Enlisting Masculinity: The Construction of Gender in U.S. Military Recruiting Advertising during the All-Volunteer Force

By Melissa T. Brown | Go to book overview

CHAPTER 3
The Army

This chapter examines how the Army, the largest of the service branches, has confronted the challenge of recruiting a volunteer force. Over the course of the all-volunteer force (AVF), the Army has frequently made economic appeals, showcasing service as a path to economic security and upward mobility. Army recruiting ads have offered good jobs, technical training, and, increasingly, access to professional careers. Army recruiting materials in the second half of the AVF have sometimes forged links between civilian careers and militaristic imagery. In addition to promising the excitement of military action, these ads bring together more traditional forms of military masculinity with newer, business-world forms of masculinity that are gaining prominence in the larger culture. In this way, I would argue, the Army is making a bridge between the older forms of masculinity with which Army service had been associated and forms that are becoming hegemonic in the civilian world, a bridge that serves both to revitalize Army masculinity, making it seem more up-to-date, and to validate the business world as a source of status and prestige for young men.

The Army has also promised character development and personal transformation, developing a soldiering masculinity that involves young men testing and proving themselves. While this form of masculinity relies on the traditional warrior trope of facing a challenge and demonstrating strength and courage, and it involves displays of weaponry and other visual markers of warriorhood, the Army’s version of soldiering masculinity is accessible and personified by “regular guys.” As fits a military branch that needs to attract large numbers of recruits, in the Army, manhood seems to be a goal within reach of the average young man. The Army, more so than any other service, has also created many ads—especially those touting specific educational benefits— that could be read as gender neutral. In addition, the Army has used images of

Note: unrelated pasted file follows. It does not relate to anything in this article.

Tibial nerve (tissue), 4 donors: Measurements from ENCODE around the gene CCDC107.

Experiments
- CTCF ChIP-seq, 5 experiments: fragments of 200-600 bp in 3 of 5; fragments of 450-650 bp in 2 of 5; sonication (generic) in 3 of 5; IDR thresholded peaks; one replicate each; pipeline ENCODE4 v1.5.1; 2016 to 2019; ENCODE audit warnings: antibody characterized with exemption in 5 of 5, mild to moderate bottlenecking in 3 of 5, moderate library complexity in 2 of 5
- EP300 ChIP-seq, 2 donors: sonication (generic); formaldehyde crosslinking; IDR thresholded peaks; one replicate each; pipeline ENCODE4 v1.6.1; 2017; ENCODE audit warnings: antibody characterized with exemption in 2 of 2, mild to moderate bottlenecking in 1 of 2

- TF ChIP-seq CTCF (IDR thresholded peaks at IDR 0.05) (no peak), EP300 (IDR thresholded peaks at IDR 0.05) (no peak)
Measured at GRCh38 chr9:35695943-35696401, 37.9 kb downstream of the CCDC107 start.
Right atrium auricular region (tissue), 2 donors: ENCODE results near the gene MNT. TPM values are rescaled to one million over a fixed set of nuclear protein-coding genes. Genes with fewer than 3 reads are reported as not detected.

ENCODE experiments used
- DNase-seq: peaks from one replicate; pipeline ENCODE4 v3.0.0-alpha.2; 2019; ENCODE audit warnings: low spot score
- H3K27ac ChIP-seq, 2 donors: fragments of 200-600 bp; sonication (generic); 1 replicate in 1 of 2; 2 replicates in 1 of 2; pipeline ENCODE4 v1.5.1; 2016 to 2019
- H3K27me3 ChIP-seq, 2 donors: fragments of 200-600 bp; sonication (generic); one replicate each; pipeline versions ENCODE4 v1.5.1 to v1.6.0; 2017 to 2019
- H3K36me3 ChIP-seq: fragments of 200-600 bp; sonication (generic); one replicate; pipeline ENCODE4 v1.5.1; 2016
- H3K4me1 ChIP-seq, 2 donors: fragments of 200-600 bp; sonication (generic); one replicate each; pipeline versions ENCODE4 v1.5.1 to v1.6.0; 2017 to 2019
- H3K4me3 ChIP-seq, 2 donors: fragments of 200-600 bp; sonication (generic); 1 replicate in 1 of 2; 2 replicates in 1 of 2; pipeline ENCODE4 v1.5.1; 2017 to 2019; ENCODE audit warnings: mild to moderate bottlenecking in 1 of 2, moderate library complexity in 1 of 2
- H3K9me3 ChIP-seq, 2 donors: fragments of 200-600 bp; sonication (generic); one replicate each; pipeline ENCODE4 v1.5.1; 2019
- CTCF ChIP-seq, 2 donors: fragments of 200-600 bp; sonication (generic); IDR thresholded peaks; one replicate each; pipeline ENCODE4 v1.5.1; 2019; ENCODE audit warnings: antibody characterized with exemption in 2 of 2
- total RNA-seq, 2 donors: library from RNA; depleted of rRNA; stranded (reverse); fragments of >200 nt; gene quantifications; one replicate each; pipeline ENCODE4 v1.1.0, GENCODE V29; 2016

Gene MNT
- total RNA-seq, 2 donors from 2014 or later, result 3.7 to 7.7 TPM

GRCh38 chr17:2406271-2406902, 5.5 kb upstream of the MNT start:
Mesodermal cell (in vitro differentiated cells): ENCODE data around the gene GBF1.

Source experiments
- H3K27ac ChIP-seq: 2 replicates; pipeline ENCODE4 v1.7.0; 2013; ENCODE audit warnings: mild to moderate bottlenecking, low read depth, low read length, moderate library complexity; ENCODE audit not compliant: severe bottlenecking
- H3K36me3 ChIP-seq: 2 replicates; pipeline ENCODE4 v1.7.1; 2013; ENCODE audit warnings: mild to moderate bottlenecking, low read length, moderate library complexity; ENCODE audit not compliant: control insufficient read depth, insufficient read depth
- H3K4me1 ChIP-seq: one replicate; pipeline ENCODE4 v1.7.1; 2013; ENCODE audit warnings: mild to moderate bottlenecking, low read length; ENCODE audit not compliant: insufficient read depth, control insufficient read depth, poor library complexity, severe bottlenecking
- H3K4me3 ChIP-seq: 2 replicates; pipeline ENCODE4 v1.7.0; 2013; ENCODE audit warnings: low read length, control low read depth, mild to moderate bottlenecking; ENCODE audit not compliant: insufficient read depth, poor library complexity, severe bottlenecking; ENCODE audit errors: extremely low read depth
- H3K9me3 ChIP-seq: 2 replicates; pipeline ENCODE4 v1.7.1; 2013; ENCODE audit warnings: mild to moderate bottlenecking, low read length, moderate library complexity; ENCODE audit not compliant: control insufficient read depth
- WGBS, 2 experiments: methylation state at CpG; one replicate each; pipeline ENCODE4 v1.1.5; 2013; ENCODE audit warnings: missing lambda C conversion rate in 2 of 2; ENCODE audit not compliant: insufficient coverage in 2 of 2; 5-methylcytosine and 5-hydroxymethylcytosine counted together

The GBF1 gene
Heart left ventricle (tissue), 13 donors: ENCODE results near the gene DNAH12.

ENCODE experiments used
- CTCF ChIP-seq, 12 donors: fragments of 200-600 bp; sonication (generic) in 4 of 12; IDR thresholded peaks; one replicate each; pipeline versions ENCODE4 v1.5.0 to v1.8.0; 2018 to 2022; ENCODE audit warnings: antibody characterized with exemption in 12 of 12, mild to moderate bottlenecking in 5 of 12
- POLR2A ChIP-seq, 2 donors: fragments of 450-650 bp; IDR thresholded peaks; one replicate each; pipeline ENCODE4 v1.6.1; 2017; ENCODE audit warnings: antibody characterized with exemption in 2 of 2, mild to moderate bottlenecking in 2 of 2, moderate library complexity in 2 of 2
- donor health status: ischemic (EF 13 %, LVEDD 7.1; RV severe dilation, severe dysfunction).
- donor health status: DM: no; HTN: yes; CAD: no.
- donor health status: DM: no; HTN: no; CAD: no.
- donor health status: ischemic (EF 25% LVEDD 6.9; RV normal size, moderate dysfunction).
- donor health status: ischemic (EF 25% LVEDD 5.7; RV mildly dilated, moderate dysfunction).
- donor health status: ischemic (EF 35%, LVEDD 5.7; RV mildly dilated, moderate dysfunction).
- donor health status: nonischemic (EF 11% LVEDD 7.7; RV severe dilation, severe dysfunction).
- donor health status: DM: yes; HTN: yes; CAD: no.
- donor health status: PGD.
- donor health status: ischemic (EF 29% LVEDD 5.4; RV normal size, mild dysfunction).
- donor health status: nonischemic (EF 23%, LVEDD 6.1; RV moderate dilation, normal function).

-41-

Notes for this page

Add a new note
If you are trying to select text to create highlights or citations, remember that you must now click or tap on the first word, and then click or tap on the last word.
One moment ...
Default project is now your active project.
Project items

Items saved from this book

This book has been saved
Highlights (0)
Some of your highlights are legacy items.

Highlights saved before July 30, 2012 will not be displayed on their respective source pages.

You can easily re-create the highlights by opening the book page or article, selecting the text, and clicking “Highlight.”

Citations (0)
Some of your citations are legacy items.

Any citation created before July 30, 2012 will labeled as a “Cited page.” New citations will be saved as cited passages, pages or articles.

We also added the ability to view new citations from your projects or the book or article where you created them.